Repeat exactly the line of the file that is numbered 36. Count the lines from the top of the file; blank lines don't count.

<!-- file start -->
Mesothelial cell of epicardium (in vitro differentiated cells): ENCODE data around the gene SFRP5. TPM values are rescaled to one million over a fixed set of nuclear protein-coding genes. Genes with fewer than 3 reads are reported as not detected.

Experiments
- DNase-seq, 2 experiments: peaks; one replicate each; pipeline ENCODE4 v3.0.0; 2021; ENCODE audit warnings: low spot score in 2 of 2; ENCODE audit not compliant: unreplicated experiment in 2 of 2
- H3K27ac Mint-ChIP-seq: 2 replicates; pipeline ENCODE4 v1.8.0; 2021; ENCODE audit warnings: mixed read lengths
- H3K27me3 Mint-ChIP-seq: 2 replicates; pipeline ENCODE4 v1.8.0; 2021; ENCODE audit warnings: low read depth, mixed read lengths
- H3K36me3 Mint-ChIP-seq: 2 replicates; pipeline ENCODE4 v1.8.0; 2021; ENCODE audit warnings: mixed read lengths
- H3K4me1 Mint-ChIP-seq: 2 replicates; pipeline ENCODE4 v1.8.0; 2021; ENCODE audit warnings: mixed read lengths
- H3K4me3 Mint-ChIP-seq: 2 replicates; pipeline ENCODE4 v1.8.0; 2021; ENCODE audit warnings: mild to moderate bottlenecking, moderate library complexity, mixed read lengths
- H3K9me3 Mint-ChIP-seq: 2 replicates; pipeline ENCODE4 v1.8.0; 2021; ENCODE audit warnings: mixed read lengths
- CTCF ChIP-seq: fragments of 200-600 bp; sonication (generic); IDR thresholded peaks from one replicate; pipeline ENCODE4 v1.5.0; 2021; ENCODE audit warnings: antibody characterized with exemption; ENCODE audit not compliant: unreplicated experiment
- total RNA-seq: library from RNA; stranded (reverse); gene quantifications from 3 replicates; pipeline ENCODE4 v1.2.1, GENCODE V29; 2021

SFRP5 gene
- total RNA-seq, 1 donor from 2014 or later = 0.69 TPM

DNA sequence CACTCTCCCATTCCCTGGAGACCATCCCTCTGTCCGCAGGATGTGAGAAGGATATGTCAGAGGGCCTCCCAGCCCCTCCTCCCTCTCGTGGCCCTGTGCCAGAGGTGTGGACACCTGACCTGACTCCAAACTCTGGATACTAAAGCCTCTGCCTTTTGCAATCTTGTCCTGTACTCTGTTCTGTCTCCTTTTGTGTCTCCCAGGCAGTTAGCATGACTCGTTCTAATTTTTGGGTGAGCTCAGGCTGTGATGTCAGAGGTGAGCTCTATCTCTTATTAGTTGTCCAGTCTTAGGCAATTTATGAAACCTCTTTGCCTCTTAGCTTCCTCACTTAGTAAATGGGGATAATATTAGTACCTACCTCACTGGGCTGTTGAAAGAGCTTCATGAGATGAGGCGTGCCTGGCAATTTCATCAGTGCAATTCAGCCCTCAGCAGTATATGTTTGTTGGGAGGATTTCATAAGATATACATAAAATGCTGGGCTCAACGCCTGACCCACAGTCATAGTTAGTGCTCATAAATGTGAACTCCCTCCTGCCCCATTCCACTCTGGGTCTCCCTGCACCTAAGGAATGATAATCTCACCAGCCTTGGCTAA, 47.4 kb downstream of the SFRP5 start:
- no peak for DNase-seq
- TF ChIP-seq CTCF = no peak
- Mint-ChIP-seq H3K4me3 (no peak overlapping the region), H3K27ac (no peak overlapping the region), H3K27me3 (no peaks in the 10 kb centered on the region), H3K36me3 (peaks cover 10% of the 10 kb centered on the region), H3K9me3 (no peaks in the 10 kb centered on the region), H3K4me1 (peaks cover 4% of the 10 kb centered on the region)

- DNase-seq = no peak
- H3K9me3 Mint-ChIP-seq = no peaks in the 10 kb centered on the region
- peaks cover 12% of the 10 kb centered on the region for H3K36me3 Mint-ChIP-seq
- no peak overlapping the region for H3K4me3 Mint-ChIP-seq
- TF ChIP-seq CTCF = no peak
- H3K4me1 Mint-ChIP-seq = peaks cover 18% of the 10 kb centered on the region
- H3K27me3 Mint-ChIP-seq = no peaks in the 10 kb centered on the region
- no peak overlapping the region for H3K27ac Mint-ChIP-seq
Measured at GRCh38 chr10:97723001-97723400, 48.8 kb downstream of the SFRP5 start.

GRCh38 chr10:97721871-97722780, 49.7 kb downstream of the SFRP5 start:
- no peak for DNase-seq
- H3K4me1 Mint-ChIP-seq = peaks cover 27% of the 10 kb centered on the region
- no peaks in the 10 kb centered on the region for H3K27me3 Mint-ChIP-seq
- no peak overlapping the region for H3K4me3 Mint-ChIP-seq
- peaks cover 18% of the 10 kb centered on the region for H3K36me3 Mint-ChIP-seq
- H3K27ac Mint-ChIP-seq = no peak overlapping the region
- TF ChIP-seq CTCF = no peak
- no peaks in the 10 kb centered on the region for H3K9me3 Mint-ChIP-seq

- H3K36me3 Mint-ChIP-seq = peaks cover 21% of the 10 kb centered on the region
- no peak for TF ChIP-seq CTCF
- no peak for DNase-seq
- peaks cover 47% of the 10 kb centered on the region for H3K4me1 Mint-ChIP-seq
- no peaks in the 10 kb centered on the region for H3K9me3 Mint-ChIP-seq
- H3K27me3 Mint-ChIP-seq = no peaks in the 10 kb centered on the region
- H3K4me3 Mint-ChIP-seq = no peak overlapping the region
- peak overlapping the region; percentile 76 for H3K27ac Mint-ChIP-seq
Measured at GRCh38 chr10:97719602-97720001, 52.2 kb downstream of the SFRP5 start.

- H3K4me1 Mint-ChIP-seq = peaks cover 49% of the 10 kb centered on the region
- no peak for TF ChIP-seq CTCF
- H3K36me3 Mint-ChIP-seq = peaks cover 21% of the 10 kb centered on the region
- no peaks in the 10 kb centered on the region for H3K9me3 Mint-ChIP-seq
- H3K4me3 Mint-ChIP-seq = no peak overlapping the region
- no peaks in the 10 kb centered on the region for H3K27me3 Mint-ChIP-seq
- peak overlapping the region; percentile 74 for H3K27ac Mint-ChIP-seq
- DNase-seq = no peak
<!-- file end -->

- H3K36me3 Mint-ChIP-seq = peaks cover 21% of the 10 kb centered on the region